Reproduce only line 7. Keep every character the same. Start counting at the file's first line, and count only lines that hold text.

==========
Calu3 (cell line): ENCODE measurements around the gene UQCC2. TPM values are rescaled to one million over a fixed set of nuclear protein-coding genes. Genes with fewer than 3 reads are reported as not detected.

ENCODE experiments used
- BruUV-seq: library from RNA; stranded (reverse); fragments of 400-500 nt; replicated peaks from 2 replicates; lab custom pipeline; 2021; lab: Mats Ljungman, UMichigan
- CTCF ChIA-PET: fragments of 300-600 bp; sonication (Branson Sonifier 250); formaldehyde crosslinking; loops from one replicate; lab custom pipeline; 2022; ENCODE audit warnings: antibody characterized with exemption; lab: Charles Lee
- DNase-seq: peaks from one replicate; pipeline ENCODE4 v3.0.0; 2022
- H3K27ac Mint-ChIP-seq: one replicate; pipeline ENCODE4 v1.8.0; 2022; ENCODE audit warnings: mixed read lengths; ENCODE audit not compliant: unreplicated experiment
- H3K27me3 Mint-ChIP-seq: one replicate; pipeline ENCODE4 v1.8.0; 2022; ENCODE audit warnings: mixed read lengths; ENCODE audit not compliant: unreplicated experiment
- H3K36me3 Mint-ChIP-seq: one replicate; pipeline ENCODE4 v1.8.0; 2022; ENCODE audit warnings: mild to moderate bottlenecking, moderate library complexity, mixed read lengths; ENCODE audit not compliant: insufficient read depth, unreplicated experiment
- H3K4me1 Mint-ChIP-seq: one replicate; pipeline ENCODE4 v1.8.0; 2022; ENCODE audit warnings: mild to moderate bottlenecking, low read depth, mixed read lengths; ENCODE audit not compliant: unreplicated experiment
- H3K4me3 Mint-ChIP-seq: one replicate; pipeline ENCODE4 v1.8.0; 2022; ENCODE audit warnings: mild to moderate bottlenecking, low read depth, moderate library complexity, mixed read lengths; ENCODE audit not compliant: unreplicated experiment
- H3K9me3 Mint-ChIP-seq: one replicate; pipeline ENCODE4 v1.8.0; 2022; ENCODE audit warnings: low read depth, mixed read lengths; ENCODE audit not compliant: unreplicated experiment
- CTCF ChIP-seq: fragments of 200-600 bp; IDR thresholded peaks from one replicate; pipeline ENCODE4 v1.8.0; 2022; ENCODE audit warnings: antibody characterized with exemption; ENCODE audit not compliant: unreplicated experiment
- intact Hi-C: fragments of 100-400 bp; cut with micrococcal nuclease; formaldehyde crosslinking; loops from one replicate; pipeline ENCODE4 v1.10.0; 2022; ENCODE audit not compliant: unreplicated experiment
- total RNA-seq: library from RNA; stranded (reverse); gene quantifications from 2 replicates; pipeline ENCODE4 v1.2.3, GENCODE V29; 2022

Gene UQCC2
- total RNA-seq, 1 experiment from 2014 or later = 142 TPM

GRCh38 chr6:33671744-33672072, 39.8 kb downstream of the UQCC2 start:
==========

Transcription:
- H3K27me3 Mint-ChIP-seq: one replicate; pipeline ENCODE4 v1.8.0; 2022; ENCODE audit warnings: mixed read lengths; ENCODE audit not compliant: unreplicated experiment